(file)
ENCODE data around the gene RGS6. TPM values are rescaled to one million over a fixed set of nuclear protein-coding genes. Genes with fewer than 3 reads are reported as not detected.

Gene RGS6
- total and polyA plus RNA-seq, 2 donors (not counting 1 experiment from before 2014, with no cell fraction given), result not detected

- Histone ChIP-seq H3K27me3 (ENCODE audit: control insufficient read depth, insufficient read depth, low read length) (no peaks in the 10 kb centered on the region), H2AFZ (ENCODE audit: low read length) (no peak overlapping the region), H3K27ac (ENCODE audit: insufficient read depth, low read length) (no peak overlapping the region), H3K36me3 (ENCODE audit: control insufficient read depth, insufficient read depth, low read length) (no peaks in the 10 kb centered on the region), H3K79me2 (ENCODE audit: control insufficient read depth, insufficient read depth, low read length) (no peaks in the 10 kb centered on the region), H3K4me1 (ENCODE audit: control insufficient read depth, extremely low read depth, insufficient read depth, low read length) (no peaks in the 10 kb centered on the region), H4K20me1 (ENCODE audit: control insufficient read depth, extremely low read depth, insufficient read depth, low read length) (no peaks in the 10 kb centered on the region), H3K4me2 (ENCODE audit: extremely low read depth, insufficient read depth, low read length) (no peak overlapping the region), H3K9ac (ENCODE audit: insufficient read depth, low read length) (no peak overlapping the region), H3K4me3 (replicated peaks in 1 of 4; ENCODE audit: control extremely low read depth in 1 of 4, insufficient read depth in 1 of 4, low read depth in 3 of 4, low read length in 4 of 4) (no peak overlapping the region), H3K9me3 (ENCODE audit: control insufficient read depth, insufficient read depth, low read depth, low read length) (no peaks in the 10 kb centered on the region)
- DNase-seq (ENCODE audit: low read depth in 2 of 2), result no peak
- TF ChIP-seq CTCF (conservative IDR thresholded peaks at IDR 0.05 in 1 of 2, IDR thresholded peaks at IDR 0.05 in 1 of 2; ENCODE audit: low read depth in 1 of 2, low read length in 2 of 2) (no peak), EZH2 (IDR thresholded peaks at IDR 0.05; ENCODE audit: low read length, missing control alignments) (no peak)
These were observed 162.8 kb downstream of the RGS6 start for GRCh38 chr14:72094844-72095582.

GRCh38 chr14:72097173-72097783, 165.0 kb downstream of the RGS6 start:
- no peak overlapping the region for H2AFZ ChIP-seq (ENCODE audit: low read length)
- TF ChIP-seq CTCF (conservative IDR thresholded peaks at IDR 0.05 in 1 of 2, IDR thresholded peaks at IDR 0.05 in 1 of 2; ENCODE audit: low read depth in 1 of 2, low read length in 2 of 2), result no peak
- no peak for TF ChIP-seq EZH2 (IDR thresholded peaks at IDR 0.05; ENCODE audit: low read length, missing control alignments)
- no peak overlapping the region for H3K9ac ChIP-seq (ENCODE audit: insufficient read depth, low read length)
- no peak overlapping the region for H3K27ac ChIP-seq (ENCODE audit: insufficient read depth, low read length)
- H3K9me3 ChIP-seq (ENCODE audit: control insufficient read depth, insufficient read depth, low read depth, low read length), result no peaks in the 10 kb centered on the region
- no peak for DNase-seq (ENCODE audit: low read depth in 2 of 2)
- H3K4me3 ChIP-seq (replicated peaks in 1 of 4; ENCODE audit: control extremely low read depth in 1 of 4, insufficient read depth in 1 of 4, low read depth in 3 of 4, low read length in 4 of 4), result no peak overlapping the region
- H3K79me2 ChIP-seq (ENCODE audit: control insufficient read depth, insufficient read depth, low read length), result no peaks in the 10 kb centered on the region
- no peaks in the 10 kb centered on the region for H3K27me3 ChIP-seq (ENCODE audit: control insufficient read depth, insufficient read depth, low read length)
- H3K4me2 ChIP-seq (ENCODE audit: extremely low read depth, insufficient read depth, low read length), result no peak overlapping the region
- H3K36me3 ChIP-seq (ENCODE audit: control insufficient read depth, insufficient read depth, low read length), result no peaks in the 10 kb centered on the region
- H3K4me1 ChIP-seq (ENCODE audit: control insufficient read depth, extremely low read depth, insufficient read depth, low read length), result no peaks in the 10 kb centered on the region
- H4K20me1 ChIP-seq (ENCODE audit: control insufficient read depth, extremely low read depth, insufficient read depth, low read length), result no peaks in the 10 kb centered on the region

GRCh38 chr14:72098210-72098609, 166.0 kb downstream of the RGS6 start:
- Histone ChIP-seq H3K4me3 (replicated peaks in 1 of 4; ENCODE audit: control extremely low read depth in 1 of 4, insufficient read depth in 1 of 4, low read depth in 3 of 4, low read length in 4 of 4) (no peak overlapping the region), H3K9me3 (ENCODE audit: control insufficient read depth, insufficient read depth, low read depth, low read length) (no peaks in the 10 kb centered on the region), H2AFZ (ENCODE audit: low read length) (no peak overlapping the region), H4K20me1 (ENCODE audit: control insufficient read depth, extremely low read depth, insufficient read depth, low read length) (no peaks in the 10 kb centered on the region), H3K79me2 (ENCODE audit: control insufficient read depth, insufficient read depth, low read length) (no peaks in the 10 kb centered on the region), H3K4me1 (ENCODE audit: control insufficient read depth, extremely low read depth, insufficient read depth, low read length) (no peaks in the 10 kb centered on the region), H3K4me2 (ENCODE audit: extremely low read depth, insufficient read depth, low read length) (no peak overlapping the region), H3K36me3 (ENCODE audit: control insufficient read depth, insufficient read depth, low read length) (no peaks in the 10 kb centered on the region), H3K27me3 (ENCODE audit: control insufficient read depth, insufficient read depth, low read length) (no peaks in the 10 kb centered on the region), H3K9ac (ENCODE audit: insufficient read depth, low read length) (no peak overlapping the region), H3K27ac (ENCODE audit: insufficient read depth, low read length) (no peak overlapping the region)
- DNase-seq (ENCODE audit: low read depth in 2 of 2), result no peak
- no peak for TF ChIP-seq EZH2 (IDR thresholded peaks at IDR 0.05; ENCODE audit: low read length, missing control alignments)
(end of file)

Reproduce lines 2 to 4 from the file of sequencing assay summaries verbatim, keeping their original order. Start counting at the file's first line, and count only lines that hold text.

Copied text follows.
Gene RGS6
- total and polyA plus RNA-seq, 2 donors (not counting 1 experiment from before 2014, with no cell fraction given), result not detected

- Histone ChIP-seq H3K27me3 (ENCODE audit: control insufficient read depth, insufficient read depth, low read length) (no peaks in the 10 kb centered on the region), H2AFZ (ENCODE audit: low read length) (no peak overlapping the region), H3K27ac (ENCODE audit: insufficient read depth, low read length) (no peak overlapping the region), H3K36me3 (ENCODE audit: control insufficient read depth, insufficient read depth, low read length) (no peaks in the 10 kb centered on the region), H3K79me2 (ENCODE audit: control insufficient read depth, insufficient read depth, low read length) (no peaks in the 10 kb centered on the region), H3K4me1 (ENCODE audit: control insufficient read depth, extremely low read depth, insufficient read depth, low read length) (no peaks in the 10 kb centered on the region), H4K20me1 (ENCODE audit: control insufficient read depth, extremely low read depth, insufficient read depth, low read length) (no peaks in the 10 kb centered on the region), H3K4me2 (ENCODE audit: extremely low read depth, insufficient read depth, low read length) (no peak overlapping the region), H3K9ac (ENCODE audit: insufficient read depth, low read length) (no peak overlapping the region), H3K4me3 (replicated peaks in 1 of 4; ENCODE audit: control extremely low read depth in 1 of 4, insufficient read depth in 1 of 4, low read depth in 3 of 4, low read length in 4 of 4) (no peak overlapping the region), H3K9me3 (ENCODE audit: control insufficient read depth, insufficient read depth, low read depth, low read length) (no peaks in the 10 kb centered on the region)